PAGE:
Antibodies that discriminate between the acetylated and the non-acetylated state of a Lysine residue in a protein, is an increasingly asked for type of PTM specific antibody. As with any anti-peptide antibody project, making acetyl specific antibodies requires that one thinks quality in every step of the production.
In contrast to other projects, designing peptides for antibodies that target a post translational modification we don’t have much liberty when it comes to choosing location within the protein. The peptide has to span the acetylation site of course, but even small shifts in sequence can make a significant difference. We want to reduce the number of trivial epitopes – i.e. epitopes that do not contain the PTM – while having sufficient length to the peptide for the antibody production. The peptide needs to be soluble, and we want a single facility for the conjugation to a carrier molecule. If possible, we want to avoid including potential PTM sites other than our target.
Designing a good Lys-acetyl peptide for immunisations is of course crucial, but the actual quality of the peptide is also important. There is much to be said about producing high quality antibody generating peptides, but the simple matter of the fact is that in order to obtain a high quality peptide you need the better raw materials, you need the better synthesis strategy, and you need excellent quality control to match it.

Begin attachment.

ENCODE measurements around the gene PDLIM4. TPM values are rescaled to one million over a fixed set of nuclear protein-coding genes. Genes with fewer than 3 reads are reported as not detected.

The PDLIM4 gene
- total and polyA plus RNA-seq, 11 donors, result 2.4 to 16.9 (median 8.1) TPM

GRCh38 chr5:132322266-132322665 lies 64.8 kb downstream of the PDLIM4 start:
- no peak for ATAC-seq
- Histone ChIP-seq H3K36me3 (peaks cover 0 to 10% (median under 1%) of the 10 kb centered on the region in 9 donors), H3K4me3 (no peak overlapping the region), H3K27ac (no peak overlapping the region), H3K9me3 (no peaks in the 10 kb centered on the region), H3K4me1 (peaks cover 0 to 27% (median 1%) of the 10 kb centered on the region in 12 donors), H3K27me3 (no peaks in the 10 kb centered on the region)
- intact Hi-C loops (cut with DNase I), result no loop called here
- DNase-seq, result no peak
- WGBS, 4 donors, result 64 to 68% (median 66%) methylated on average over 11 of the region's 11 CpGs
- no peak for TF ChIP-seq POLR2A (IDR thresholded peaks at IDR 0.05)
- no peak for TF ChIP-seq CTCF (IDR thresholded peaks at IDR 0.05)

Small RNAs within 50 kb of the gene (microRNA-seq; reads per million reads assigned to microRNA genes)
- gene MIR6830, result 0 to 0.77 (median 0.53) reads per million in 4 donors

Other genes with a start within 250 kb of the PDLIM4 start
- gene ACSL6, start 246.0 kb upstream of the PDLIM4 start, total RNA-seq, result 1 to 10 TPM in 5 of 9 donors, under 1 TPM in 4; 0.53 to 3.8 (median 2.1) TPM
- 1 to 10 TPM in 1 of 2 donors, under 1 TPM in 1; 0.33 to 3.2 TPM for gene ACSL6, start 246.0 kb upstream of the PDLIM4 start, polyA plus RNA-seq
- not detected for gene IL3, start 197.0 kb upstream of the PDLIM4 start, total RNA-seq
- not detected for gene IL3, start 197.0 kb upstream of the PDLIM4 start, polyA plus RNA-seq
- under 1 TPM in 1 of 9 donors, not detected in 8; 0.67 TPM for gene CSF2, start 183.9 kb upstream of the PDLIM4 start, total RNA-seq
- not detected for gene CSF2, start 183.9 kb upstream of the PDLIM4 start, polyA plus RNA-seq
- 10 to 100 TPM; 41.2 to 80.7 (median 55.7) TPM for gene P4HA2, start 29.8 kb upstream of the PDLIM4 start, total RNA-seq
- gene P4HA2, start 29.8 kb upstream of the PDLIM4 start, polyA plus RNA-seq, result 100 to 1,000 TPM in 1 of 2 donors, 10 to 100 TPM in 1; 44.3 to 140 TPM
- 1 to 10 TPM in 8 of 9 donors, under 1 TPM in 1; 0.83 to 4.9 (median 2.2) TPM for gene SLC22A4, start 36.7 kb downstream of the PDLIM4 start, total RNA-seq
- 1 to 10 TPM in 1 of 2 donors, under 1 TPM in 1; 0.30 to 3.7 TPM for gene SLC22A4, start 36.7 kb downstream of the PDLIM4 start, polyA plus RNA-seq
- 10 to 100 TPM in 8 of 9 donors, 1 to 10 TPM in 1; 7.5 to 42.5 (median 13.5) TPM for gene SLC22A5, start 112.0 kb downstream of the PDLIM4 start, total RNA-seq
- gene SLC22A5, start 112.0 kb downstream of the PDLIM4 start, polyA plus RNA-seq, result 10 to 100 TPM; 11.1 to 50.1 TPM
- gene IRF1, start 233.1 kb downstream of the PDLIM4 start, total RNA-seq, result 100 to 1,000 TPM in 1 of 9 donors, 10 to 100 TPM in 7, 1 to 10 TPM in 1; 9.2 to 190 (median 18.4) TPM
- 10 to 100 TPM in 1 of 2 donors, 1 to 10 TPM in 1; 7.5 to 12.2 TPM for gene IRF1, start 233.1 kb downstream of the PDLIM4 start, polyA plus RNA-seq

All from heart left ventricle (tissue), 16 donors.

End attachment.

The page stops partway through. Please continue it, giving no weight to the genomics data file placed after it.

Having a good immunogenic antibody generating peptide is essential, but the resulting material is still likely to contain antibodies that do not depend on the acetylation state. These cross reacting pan-antibodies will recognise your protein whether it is acetylated or not. These need to be removed from the sample, which is why a non-acetyl peptide has to be made, with which pan antibodies are adsorbed. These pan-specific antibodies can be very useful and although they require collection, workup, testing and documentation, they are an inexpensive by-product.
There is a certain possibility that you end up with an antibody that more or less only requires the Lys-acetyl amino acid, pretty much regardless of what amino acids surround it. It is a situation that is not easily remedied – if possible at all – but at the very least you should know about the problem, if it exists. This is why any acetyl-specific antibody should be tested against three peptides; the immunisation acetylated peptide, the non-acetylated adsorption peptide, and an unrelated Lys-acetyl peptide.
Innovagen was founded in 1992, at a time when anti-peptide antibodies were not as common as they are today. Since then we have provided the research community with numerous antibodies targeting epitopes spanning post translation modifications such as acetylation of Lysine. In our custom acetyl-specific antibody service, you will benefit from our commitment to providing excellent quality and customer service.
Examples of references of customers using our custom acetyl-specific antibody service include;
S. Schlottmann, H. V. Erkizan, J. S. Barber-Rotenberg, C. Knights, A. Cheema, A. Üren, M. L. Avantaggiati, J. A. Toretsky
Acetylation Increases EWS-FLI1 DNA Binding and Transcriptional Activity
Front Oncol. 2012; 2: 107.
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